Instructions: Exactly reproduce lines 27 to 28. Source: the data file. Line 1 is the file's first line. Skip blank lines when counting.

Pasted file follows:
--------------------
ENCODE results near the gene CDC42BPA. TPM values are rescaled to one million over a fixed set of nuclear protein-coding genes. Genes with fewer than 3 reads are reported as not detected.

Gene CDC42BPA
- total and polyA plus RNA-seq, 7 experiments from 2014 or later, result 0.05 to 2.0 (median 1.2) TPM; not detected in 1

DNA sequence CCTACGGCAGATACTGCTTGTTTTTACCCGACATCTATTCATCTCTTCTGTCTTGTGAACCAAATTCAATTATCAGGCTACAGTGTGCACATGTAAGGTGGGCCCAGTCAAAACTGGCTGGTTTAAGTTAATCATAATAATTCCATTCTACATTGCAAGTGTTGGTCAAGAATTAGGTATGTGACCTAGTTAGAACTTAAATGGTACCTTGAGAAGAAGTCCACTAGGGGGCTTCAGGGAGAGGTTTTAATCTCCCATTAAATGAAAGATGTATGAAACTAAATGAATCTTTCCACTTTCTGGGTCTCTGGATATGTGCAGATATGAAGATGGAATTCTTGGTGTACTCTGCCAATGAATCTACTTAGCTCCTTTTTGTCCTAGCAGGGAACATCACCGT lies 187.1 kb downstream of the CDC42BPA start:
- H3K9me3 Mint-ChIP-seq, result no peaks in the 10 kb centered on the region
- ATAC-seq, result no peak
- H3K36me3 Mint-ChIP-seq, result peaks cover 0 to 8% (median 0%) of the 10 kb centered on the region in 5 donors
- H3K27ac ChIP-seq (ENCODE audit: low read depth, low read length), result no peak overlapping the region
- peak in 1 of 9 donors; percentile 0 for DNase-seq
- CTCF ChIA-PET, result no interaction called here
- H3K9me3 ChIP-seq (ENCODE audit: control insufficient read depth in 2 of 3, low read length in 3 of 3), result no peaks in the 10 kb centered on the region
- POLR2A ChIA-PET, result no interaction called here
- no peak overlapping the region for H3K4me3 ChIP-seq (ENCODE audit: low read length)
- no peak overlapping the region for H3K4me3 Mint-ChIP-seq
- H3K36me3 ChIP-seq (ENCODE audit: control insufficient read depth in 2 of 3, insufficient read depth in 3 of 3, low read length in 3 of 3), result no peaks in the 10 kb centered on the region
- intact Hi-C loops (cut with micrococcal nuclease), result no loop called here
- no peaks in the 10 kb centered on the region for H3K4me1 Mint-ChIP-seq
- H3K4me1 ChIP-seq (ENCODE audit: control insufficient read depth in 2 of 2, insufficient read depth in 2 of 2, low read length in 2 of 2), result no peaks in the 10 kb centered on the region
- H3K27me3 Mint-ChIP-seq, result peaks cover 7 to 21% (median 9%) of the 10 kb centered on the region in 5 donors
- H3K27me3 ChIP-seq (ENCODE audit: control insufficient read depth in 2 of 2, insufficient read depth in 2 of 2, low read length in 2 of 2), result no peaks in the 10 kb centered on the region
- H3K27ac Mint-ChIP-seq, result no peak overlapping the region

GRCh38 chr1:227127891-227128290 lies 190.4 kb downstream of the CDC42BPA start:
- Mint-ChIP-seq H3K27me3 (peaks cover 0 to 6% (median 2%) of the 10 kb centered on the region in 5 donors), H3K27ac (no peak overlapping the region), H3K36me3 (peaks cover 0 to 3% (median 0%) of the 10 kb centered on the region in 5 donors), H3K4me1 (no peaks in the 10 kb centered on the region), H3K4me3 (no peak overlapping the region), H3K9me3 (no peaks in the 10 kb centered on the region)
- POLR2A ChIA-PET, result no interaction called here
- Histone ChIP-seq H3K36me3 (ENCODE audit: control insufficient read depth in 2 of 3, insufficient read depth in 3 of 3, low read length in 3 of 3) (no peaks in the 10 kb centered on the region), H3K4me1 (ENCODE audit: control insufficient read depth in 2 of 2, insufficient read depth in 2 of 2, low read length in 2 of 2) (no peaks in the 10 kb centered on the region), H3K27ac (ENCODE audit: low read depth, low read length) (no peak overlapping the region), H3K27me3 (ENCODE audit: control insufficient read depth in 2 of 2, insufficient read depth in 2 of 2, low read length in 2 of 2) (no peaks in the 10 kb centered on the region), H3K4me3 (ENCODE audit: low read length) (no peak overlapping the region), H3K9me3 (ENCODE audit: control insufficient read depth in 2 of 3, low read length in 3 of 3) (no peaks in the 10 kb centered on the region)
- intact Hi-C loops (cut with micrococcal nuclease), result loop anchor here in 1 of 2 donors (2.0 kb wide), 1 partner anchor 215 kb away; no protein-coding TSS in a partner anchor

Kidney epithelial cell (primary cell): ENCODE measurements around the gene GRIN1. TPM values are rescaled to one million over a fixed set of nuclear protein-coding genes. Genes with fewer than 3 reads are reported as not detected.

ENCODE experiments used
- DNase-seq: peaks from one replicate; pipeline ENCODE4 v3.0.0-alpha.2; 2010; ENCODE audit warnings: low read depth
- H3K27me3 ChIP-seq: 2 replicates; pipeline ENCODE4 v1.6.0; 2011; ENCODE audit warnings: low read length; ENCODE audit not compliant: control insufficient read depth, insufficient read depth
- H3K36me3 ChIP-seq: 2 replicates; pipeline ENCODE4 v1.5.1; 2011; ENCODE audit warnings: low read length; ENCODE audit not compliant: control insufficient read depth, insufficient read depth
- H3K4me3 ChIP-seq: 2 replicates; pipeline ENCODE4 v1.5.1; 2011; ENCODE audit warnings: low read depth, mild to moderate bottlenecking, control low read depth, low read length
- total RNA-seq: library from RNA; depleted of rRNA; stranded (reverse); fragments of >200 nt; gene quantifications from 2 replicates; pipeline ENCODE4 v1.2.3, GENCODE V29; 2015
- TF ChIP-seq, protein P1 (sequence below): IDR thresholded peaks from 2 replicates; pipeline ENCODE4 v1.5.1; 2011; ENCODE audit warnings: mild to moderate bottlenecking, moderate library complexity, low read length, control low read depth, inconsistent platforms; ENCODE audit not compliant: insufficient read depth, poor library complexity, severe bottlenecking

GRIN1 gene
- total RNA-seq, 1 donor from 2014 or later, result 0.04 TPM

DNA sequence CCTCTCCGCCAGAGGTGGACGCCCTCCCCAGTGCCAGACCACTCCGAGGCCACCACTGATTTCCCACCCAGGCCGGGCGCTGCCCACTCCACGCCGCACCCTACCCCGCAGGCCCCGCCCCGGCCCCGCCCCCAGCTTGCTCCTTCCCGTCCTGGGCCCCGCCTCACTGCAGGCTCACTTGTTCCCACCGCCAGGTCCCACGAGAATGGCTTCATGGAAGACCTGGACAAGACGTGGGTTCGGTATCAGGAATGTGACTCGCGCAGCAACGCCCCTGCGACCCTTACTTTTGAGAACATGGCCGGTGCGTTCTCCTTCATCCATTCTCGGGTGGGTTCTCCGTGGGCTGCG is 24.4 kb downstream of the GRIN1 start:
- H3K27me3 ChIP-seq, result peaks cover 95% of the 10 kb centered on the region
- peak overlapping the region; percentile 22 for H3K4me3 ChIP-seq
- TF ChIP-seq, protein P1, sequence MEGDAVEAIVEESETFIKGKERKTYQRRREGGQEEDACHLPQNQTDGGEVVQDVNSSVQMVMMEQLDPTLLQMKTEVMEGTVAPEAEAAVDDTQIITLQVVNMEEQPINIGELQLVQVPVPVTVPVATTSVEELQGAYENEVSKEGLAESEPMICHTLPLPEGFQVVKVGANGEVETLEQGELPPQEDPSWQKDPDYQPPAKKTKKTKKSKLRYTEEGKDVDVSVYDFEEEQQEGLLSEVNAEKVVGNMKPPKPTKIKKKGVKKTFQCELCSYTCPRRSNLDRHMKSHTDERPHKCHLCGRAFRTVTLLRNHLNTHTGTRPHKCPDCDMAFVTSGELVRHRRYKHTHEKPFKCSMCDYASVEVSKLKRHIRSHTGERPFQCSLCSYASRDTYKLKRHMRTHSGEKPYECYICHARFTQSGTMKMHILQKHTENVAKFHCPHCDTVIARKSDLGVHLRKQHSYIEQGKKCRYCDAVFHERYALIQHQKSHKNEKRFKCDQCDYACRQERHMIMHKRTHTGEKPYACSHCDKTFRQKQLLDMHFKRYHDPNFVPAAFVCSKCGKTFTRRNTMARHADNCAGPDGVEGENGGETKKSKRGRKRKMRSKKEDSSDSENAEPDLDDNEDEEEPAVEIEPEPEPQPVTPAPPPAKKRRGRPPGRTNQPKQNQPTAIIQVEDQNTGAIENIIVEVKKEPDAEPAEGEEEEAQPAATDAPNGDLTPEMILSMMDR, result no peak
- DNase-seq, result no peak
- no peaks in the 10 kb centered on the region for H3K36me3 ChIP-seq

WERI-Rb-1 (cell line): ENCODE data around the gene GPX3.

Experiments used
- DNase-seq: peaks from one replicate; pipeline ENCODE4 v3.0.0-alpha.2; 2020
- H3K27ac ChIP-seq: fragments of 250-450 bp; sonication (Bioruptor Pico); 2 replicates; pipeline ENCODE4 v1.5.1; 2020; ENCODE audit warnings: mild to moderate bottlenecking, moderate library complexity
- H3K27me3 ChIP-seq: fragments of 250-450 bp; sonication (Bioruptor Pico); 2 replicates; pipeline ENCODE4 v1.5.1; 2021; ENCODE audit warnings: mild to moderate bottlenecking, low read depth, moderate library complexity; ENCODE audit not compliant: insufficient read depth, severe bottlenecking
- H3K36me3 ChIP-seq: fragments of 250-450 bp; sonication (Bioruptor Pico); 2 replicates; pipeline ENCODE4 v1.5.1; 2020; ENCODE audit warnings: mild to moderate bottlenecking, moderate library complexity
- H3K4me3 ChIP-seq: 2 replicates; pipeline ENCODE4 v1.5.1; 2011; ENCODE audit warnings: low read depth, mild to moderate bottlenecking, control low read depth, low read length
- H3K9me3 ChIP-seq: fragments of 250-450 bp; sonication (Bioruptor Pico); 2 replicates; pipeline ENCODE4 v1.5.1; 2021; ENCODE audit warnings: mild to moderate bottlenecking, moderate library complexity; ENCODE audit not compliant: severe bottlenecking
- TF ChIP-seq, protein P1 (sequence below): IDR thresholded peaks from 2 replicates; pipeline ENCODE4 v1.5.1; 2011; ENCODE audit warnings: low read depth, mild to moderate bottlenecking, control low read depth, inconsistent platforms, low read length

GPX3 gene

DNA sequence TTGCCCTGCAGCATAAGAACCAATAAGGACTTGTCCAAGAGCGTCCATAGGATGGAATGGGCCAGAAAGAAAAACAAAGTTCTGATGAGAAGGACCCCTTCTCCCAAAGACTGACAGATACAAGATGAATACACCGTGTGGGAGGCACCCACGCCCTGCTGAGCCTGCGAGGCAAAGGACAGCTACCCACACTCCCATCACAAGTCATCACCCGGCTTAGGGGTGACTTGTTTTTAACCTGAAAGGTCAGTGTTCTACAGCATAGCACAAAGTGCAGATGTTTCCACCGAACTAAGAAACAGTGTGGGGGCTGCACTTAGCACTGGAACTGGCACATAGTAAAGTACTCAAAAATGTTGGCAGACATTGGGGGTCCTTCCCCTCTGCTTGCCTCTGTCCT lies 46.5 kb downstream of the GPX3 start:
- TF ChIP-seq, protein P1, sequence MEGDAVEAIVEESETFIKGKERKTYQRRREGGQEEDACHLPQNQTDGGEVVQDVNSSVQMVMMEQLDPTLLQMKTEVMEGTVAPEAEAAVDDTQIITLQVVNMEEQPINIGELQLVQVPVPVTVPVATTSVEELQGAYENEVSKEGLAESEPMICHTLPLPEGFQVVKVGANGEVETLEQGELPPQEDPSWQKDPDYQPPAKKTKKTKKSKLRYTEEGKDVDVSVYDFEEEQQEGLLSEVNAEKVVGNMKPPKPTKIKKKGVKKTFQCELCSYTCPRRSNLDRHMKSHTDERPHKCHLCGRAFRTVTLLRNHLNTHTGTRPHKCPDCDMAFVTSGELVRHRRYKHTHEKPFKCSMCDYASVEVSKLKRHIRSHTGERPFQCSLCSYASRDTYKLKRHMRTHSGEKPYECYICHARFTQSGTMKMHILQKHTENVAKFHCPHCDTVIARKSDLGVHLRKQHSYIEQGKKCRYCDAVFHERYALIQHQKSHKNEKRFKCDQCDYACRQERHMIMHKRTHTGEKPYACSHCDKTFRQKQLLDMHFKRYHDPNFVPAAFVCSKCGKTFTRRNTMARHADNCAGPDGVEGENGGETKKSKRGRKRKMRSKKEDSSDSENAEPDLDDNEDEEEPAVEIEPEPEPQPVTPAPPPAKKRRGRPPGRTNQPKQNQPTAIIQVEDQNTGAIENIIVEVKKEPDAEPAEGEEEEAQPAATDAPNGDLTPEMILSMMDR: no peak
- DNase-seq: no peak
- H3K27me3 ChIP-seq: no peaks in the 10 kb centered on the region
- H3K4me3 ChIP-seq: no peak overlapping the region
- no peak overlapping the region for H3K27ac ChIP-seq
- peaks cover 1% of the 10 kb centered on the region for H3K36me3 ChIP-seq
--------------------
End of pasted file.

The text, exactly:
Kidney epithelial cell (primary cell): ENCODE measurements around the gene GRIN1. TPM values are rescaled to one million over a fixed set of nuclear protein-coding genes. Genes with fewer than 3 reads are reported as not detected.

ENCODE experiments used